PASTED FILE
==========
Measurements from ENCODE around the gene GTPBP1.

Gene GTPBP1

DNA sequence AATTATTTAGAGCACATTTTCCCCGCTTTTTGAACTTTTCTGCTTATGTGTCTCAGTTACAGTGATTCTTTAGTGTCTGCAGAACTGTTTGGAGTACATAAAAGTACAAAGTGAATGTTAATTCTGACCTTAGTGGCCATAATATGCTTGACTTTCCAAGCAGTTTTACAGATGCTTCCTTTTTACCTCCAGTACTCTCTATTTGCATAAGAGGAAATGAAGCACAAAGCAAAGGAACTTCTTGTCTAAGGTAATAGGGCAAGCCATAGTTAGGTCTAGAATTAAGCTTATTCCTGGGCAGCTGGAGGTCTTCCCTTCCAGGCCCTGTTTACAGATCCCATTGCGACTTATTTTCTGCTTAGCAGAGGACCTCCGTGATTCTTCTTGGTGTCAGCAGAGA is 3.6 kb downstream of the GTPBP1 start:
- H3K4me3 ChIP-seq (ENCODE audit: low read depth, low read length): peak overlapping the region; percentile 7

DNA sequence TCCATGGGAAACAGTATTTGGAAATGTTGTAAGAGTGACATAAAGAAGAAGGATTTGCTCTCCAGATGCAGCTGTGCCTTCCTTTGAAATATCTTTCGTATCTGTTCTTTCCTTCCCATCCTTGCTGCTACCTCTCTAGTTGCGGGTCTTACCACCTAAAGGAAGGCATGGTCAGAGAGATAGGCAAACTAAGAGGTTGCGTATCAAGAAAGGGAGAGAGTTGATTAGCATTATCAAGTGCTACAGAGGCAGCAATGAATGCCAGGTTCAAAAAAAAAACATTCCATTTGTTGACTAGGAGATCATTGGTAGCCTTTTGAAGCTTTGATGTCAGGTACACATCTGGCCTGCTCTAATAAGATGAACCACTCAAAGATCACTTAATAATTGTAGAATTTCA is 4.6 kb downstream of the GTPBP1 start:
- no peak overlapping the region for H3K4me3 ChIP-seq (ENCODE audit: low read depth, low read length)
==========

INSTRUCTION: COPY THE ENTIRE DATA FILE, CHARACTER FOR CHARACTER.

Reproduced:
Measurements from ENCODE around the gene GTPBP1.

Gene GTPBP1

DNA sequence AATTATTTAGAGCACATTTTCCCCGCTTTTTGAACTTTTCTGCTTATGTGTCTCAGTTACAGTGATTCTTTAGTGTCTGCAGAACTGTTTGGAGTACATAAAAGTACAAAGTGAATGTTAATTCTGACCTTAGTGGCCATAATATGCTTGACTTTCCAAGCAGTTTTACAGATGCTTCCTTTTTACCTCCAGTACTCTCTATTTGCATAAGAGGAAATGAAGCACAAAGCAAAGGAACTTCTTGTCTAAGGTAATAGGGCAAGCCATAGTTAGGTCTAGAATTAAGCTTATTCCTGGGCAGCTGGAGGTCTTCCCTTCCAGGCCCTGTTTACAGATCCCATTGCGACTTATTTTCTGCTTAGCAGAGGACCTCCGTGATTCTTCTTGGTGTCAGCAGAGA is 3.6 kb downstream of the GTPBP1 start:
- H3K4me3 ChIP-seq (ENCODE audit: low read depth, low read length): peak overlapping the region; percentile 7

DNA sequence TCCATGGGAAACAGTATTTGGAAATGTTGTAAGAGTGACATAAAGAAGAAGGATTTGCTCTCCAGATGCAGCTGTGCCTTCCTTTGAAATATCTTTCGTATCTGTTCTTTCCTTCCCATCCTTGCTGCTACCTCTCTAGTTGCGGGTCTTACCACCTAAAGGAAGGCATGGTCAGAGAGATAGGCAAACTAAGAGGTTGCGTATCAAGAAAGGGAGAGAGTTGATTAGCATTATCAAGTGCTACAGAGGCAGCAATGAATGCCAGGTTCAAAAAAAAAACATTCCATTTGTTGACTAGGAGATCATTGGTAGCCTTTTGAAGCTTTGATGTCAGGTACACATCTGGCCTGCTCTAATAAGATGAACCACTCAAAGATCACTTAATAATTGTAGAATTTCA is 4.6 kb downstream of the GTPBP1 start:
- no peak overlapping the region for H3K4me3 ChIP-seq (ENCODE audit: low read depth, low read length)